As of Oct. 12, many of Minnesota’s pandemic protections for renters had completely phased-out, making many people throughout the state fearful of losing their homes — including those living right here in Steele County.
Julie Anderson, executive director of Transitional Housing of Steele County, said calls for their eviction prevention program have nearly doubled in recent weeks.
“The phone has been ringing off the hook after the eviction moratorium ended,” Anderson said. “Typically we’d get maybe two to four calls a week, but now we’re getting at least four or five.”
Many people who pick up the phone to call Transitional Housing have been referred by social workers, churches, friends or an internet search. Anderson said that those who are interested and qualify for this program are not yet homeless, but are at risk.
In order to qualify for eviction prevention, applicants participate in a phone interview to discuss financial worksheets, expenses and income with the Transitional Housing staff. Staff then verifies the information with the landlord that the tenants are at risk to be evicted due to inability to pay rent. Any other lease violations do not qualify for the assistance.
Generally, the process takes one or two days to complete, and Anderson said families typically need a minimal amount of help. While she said there is no official cap on the amount they can give to one person or family, available funds play a big role in budgets and generally no more that $1,500 is provided in order to spread funds out through families.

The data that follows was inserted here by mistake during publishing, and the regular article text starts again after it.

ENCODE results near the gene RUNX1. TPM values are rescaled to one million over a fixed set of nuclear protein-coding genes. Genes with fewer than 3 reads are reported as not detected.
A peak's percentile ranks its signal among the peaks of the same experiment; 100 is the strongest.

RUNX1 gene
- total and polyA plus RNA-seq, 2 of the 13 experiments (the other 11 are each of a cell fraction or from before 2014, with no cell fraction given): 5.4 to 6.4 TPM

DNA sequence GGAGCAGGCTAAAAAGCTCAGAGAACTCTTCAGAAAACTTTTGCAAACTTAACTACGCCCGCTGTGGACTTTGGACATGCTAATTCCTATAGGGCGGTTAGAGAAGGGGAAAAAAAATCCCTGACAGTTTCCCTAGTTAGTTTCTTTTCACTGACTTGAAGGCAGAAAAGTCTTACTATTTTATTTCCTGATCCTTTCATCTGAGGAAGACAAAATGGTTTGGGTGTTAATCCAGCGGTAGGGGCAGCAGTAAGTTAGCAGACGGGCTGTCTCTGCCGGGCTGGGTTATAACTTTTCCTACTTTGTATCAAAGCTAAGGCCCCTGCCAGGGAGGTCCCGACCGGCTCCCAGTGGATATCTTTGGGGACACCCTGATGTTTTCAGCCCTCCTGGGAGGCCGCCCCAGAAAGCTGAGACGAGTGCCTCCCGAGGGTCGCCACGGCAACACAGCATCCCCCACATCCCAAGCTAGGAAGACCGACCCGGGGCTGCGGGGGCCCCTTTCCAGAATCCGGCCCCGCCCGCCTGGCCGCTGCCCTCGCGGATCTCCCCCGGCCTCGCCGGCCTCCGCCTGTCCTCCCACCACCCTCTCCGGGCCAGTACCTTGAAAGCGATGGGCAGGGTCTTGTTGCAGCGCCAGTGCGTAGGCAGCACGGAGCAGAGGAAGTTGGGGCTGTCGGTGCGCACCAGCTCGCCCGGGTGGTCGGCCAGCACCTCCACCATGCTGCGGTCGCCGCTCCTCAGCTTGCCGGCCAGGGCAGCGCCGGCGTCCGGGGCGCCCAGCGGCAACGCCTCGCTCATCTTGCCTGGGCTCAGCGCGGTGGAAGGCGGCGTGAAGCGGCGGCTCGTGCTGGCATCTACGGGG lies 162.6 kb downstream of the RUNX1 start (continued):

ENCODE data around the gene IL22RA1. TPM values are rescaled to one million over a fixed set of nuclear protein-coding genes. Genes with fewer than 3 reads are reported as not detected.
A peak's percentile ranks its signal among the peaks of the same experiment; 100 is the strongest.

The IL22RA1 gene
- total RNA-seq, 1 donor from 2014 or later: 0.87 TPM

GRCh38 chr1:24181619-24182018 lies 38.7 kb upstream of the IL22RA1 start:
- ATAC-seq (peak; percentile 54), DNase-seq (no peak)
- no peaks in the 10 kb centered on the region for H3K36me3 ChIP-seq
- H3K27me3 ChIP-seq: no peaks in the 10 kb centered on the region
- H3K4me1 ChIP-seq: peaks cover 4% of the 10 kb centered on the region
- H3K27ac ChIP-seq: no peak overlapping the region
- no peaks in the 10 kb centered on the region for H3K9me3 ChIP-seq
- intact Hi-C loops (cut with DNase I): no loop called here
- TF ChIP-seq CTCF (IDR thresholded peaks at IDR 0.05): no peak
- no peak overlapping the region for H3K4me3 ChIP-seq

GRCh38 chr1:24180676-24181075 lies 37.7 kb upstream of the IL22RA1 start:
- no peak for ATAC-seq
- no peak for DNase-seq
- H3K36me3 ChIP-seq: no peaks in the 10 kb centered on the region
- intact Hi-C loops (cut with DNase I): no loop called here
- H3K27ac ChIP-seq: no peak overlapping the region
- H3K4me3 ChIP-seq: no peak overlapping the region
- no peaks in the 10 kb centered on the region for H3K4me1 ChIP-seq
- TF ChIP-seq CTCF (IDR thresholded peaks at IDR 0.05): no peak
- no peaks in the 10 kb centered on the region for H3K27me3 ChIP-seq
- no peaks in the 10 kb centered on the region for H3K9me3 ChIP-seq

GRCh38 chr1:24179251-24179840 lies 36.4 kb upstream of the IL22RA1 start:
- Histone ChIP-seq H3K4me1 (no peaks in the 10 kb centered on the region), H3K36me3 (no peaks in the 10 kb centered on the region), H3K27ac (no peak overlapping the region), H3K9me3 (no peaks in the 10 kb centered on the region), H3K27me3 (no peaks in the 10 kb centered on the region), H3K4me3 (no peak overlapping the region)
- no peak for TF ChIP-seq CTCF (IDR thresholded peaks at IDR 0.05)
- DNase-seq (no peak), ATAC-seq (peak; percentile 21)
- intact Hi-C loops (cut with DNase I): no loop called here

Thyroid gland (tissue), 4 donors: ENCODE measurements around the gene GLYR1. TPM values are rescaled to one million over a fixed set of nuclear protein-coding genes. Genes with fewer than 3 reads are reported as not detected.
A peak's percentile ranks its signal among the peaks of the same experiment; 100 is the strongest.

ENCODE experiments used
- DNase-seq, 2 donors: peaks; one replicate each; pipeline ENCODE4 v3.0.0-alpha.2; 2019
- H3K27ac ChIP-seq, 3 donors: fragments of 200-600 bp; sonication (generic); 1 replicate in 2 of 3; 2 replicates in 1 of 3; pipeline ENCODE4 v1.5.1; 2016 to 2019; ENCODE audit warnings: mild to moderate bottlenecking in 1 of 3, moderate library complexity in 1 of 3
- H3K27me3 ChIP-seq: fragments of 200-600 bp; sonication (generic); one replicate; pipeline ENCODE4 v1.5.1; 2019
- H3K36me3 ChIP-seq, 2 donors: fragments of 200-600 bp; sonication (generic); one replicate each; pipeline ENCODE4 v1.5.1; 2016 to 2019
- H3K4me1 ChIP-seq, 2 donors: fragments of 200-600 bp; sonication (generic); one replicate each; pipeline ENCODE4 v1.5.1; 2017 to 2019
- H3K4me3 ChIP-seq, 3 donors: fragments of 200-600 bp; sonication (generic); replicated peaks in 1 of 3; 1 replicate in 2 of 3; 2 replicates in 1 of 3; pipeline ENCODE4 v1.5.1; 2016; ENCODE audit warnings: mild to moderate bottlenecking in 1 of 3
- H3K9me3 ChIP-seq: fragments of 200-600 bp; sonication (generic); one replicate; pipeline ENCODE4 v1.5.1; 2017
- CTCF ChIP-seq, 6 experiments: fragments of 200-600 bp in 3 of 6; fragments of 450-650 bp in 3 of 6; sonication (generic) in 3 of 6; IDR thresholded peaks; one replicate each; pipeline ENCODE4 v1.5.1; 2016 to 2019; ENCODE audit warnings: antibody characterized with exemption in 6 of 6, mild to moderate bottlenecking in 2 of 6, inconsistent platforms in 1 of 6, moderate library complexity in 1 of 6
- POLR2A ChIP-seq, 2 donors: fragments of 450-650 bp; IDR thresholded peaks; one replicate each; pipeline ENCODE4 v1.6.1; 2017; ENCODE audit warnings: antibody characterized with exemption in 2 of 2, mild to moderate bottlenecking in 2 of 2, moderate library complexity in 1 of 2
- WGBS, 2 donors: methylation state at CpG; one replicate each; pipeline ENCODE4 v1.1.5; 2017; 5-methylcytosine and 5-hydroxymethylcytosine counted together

If a family or individual has significantly fallen behind in rent, staff at Transitional Housing often partner with other local agencies to provide assistance.
“A common misconception is that people find themselves in need of assistance due to laziness,” Anderson said. “It’s not laziness or lack of trying, most of our clients are employed, but something financially detrimental came up in their lives that they were unprepared for.”
According to a state homelessness study conducted by the Wilder Foundation, homelessness increased by 10% between 2015 and 2018. This study is traditionally done every three years, but due to COVID-19, this year’s survey has been postponed for 2022. Officials from the Wilder Foundation said they anticipate increased numbers due to the pandemic and lack of housing being a consistent barrier for people getting out of homelessness.
Anderson said the key to preventing homelessness is to stop the cycle before it starts.
“Cost of living is increasing for many reasons, but for the most part wages aren’t,” Anderson said. “If someone with a low income falls behind on bills due to a sickness, a secondary income leaving the household, or whatever the reason, they struggle to stabilize and without these types of programs, they end up in their cars or shelters or worst case, the street.”
Stopping homelessness before it starts is the best way for everyone, taxpayer included, to help the problem, according to Anderson. She said it’s more costly to wait until someone is homeless to get back on their feet than it is to assist them with rent. This is also much less detrimental to the families who are already housed to save money in the long run, she added, and they won’t have to uproot their kids and move or switch schools.
Transitional Housing of Steele County is a non-profit organization that has helped thousands of homeless or nearly homeless families and individuals in Steele County for more than 20 years.